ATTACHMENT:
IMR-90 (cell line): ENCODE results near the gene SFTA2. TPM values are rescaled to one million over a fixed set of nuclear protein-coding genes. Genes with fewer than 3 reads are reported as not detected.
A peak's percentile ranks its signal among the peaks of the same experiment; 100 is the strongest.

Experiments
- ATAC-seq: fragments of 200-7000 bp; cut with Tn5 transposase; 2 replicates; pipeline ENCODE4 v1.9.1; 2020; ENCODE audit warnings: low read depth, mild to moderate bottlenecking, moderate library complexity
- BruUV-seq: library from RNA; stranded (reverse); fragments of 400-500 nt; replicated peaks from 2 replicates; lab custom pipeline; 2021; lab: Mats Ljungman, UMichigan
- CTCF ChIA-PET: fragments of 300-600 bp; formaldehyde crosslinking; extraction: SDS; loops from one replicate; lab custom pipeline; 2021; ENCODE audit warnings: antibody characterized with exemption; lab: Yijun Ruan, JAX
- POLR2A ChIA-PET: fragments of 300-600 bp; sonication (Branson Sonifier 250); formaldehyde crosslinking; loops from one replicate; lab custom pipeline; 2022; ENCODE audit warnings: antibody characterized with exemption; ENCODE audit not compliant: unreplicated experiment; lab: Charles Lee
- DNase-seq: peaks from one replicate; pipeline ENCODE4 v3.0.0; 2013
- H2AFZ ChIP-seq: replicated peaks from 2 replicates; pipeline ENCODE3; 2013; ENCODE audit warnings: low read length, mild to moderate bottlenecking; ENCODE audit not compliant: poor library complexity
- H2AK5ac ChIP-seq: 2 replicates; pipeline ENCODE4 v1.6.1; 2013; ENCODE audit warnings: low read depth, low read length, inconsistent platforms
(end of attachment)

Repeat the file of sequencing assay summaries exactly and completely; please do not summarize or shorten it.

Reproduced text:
IMR-90 (cell line): ENCODE results near the gene SFTA2. TPM values are rescaled to one million over a fixed set of nuclear protein-coding genes. Genes with fewer than 3 reads are reported as not detected.
A peak's percentile ranks its signal among the peaks of the same experiment; 100 is the strongest.

Experiments
- ATAC-seq: fragments of 200-7000 bp; cut with Tn5 transposase; 2 replicates; pipeline ENCODE4 v1.9.1; 2020; ENCODE audit warnings: low read depth, mild to moderate bottlenecking, moderate library complexity
- BruUV-seq: library from RNA; stranded (reverse); fragments of 400-500 nt; replicated peaks from 2 replicates; lab custom pipeline; 2021; lab: Mats Ljungman, UMichigan
- CTCF ChIA-PET: fragments of 300-600 bp; formaldehyde crosslinking; extraction: SDS; loops from one replicate; lab custom pipeline; 2021; ENCODE audit warnings: antibody characterized with exemption; lab: Yijun Ruan, JAX
- POLR2A ChIA-PET: fragments of 300-600 bp; sonication (Branson Sonifier 250); formaldehyde crosslinking; loops from one replicate; lab custom pipeline; 2022; ENCODE audit warnings: antibody characterized with exemption; ENCODE audit not compliant: unreplicated experiment; lab: Charles Lee
- DNase-seq: peaks from one replicate; pipeline ENCODE4 v3.0.0; 2013
- H2AFZ ChIP-seq: replicated peaks from 2 replicates; pipeline ENCODE3; 2013; ENCODE audit warnings: low read length, mild to moderate bottlenecking; ENCODE audit not compliant: poor library complexity
- H2AK5ac ChIP-seq: 2 replicates; pipeline ENCODE4 v1.6.1; 2013; ENCODE audit warnings: low read depth, low read length, inconsistent platforms